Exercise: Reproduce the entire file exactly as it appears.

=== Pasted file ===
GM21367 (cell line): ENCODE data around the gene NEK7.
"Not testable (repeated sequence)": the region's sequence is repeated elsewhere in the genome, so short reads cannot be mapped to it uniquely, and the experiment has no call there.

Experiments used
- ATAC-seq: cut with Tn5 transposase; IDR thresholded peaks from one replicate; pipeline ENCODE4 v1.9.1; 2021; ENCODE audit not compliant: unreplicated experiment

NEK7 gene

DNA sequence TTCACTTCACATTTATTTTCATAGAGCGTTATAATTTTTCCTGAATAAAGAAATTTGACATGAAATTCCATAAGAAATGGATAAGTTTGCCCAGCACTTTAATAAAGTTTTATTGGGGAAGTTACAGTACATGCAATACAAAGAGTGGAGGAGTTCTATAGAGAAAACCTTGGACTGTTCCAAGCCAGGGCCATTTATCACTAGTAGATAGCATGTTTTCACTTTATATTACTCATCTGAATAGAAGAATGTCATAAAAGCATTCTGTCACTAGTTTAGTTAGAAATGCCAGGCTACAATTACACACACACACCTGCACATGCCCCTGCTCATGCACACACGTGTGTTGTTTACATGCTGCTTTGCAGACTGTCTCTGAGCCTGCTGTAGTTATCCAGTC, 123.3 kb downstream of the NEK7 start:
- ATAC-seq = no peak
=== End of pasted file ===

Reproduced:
GM21367 (cell line): ENCODE data around the gene NEK7.
"Not testable (repeated sequence)": the region's sequence is repeated elsewhere in the genome, so short reads cannot be mapped to it uniquely, and the experiment has no call there.

Experiments used
- ATAC-seq: cut with Tn5 transposase; IDR thresholded peaks from one replicate; pipeline ENCODE4 v1.9.1; 2021; ENCODE audit not compliant: unreplicated experiment

NEK7 gene

DNA sequence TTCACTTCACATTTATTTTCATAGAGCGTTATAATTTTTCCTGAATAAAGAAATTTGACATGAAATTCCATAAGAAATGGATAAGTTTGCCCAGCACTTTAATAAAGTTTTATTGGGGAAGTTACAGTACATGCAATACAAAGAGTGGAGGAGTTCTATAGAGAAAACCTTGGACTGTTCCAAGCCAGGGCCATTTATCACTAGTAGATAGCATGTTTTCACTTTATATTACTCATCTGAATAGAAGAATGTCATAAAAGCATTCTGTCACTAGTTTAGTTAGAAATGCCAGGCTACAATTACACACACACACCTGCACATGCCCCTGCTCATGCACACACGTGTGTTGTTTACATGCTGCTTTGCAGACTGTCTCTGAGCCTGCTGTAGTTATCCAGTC, 123.3 kb downstream of the NEK7 start:
- ATAC-seq = no peak